Maintaining ‘Niche’ Amenities Special Amenities May Need Special Care

Once upon a time, when someone purchased a condo or co-op, their ownership came with the privilege of using the building’s amenities. Those who lived in a building with a fitness room equipped with treadmills and weights considered themselves fortunate, and those whose building had a swimming pool were downright envied. 

Fast forward to today when full-service gyms have replaced bare-bones fitness rooms, and are as commonplace an amenity as a garage or a laundry room. When it comes to today’s high-end amenities, developers have upped the ante; the envied are now those with climate-controlled wine cellars, private movie screening rooms, in-house massage therapists, and even commercial kitchens that residents can use to host parties. 

The residential building boom in many urban markets – both before the crash of ‘08 and since the subsequent recovery – has set off something of an arms race among developers eager to cash in on the desire of co-op/condo buyers for luxury, high-end amenities. 

“Having high-end amenities corresponds to the famous architect designing a building,” says Patrick V. Lilly, a licensed associate real estate Broker with CORE NYC. “People will pay more to live in a building built by a famous architect than others that weren’t. An element of luxury is comfort, but there’s a perceived element that your luxury is fancier and better than everyone else’s. Does a really great architect bring something more interesting to the table than a less well-known architect? Yes and no. I don’t think a standard architect would come up with certain designs, and if design is part of your aesthetic, that’s important to you – and you’ll pay to live there.”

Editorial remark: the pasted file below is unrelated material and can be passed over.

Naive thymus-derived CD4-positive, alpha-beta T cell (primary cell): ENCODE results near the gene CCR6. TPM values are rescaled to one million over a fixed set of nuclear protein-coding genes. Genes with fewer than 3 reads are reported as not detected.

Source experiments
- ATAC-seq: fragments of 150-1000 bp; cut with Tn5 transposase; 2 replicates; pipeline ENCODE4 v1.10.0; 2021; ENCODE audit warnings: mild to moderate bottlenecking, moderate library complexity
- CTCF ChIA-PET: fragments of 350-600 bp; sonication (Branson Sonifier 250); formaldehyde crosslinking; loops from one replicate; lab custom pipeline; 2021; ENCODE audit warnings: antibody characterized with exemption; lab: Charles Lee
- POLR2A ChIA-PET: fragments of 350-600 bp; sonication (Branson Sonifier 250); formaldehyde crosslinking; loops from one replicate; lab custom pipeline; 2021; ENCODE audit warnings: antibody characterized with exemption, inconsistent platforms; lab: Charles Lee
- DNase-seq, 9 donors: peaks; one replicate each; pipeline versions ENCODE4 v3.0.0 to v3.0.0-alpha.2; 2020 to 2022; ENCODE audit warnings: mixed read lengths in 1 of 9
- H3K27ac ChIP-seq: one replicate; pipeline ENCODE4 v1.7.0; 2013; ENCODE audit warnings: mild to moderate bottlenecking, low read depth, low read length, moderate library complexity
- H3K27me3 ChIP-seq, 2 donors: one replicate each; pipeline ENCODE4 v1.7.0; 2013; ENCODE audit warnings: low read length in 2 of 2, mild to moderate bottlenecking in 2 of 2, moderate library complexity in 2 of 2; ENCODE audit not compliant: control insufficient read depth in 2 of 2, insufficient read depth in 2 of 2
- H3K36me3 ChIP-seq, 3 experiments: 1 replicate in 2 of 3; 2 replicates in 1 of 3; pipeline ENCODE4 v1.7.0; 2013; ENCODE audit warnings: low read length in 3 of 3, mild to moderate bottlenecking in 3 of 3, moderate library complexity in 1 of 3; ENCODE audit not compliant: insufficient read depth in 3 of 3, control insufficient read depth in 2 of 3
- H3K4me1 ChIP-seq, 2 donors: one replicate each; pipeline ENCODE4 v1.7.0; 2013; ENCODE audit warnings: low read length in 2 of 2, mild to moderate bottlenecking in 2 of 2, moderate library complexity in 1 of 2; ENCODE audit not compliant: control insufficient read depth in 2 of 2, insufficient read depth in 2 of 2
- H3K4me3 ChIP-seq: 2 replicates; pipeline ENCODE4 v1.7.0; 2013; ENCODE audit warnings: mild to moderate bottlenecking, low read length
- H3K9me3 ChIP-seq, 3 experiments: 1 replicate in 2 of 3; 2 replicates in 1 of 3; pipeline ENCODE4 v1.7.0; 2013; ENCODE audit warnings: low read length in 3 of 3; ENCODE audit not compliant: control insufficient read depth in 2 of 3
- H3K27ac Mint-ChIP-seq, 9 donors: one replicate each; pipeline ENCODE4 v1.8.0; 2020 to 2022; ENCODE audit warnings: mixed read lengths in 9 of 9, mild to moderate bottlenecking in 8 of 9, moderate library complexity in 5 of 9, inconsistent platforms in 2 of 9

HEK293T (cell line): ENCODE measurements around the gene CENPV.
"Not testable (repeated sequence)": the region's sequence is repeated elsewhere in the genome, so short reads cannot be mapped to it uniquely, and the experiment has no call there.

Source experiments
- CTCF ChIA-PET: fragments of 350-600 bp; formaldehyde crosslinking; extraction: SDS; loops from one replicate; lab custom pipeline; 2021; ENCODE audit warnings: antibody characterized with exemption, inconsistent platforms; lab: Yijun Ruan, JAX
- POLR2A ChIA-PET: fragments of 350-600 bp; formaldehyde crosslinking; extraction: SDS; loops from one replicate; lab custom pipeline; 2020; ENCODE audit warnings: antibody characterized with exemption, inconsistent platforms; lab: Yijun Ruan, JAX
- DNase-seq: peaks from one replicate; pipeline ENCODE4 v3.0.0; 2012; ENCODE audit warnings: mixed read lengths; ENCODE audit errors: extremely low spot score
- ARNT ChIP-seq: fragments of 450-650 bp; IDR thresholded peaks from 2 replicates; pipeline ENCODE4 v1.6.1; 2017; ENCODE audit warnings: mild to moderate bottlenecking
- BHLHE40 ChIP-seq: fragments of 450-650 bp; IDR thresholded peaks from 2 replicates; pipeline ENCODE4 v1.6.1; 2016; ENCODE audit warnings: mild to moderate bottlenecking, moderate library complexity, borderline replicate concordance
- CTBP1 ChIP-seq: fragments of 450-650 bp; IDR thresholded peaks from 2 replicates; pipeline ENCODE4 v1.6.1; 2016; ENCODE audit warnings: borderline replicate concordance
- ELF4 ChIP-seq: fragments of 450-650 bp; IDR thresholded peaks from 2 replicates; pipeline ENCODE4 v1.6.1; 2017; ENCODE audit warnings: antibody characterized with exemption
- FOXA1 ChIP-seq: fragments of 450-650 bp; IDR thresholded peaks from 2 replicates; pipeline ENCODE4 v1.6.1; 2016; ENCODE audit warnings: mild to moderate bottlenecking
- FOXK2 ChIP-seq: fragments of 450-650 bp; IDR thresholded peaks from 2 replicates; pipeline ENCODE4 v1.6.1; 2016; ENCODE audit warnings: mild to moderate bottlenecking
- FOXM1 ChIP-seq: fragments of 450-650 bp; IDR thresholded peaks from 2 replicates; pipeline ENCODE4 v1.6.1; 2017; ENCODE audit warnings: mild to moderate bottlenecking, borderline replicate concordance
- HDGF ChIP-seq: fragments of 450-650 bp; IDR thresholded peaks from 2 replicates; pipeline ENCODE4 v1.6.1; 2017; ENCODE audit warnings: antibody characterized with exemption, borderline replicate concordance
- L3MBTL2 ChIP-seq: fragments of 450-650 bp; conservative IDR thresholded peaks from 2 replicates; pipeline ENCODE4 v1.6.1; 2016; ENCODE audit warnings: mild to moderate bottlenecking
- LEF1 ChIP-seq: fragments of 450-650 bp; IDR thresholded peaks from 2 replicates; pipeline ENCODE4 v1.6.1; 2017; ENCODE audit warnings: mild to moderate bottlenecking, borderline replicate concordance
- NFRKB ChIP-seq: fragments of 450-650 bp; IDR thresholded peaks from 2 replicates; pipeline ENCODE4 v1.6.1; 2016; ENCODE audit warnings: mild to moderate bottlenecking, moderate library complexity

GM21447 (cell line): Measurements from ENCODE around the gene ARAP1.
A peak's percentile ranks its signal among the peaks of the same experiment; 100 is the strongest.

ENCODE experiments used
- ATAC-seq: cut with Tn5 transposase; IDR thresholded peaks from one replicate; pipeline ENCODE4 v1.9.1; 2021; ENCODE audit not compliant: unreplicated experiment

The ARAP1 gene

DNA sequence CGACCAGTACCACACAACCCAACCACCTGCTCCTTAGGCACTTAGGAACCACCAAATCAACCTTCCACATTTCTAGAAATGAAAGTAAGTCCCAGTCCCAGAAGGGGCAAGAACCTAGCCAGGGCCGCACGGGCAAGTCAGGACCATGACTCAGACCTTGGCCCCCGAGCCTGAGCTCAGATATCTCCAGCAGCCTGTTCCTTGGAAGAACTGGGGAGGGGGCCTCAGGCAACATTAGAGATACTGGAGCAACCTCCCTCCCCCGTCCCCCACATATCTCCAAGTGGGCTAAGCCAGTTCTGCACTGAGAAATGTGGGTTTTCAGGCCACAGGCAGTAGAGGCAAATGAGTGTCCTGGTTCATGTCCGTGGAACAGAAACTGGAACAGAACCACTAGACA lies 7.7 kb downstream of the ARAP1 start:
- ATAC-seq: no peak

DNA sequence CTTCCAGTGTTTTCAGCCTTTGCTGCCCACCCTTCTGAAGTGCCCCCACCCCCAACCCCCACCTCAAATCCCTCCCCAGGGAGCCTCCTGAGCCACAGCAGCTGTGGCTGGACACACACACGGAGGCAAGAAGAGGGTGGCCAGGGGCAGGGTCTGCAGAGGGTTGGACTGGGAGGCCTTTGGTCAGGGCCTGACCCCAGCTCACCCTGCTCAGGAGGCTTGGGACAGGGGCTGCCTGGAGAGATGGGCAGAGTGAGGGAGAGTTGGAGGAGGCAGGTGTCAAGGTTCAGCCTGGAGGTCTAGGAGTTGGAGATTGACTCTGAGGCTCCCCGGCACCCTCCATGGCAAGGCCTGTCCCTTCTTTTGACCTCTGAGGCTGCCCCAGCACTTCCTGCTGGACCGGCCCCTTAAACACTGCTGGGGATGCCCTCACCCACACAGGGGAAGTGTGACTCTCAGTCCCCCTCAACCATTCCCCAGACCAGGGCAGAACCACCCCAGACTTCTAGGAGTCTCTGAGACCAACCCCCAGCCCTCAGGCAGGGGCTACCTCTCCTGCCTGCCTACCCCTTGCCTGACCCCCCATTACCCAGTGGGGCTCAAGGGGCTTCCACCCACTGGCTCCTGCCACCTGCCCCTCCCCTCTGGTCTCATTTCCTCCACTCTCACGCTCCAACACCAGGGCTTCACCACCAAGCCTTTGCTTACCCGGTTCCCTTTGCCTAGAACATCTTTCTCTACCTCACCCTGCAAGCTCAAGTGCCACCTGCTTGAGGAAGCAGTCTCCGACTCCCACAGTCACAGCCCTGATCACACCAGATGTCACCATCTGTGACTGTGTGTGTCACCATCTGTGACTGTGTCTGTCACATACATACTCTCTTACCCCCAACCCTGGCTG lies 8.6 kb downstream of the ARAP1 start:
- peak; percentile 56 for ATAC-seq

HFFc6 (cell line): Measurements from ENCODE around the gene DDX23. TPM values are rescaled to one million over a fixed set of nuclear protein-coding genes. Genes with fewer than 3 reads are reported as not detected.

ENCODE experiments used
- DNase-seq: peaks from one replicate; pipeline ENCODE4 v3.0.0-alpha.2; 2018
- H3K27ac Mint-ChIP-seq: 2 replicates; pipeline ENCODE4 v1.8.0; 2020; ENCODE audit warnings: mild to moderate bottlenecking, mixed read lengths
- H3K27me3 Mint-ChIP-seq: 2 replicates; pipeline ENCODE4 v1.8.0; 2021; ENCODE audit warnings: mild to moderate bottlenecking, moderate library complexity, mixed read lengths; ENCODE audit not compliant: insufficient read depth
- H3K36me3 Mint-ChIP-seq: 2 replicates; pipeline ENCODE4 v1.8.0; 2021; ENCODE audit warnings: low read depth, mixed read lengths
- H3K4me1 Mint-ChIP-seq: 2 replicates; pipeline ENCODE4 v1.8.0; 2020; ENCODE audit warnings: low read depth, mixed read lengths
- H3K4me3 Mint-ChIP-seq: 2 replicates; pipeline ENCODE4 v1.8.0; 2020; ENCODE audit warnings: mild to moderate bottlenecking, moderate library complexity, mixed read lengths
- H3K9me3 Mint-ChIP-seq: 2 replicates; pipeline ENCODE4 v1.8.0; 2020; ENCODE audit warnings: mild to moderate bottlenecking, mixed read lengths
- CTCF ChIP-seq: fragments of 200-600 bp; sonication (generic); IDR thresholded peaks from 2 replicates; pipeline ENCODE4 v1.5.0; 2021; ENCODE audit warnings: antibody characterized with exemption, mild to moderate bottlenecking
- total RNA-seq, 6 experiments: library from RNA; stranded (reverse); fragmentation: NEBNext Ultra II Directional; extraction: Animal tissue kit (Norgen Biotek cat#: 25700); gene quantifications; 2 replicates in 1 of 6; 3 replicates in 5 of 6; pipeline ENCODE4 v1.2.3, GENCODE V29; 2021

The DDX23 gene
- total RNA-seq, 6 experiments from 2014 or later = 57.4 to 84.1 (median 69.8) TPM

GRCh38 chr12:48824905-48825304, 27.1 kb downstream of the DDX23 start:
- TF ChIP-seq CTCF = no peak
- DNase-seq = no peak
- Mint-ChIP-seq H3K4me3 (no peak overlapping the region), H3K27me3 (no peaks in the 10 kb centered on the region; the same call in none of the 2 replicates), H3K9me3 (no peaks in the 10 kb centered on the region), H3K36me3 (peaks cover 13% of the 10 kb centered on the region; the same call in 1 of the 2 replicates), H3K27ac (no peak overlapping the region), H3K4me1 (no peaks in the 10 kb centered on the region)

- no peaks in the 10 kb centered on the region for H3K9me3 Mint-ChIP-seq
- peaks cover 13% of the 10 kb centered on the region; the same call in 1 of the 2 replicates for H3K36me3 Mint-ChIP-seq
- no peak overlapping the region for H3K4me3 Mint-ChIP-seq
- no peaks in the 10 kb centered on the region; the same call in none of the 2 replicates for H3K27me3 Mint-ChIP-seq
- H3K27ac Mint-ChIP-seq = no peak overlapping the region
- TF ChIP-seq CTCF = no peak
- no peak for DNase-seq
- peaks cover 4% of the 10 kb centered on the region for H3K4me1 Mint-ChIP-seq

As for further up the coast, “Boston is always a little later to adapt,” says Joshua Golden, founder and CEO of Luxury Residential Group in Boston. “It’s probably three or four years behind Manhattan. But they’ve started making the amenity spaces much more desirable to owners,” 


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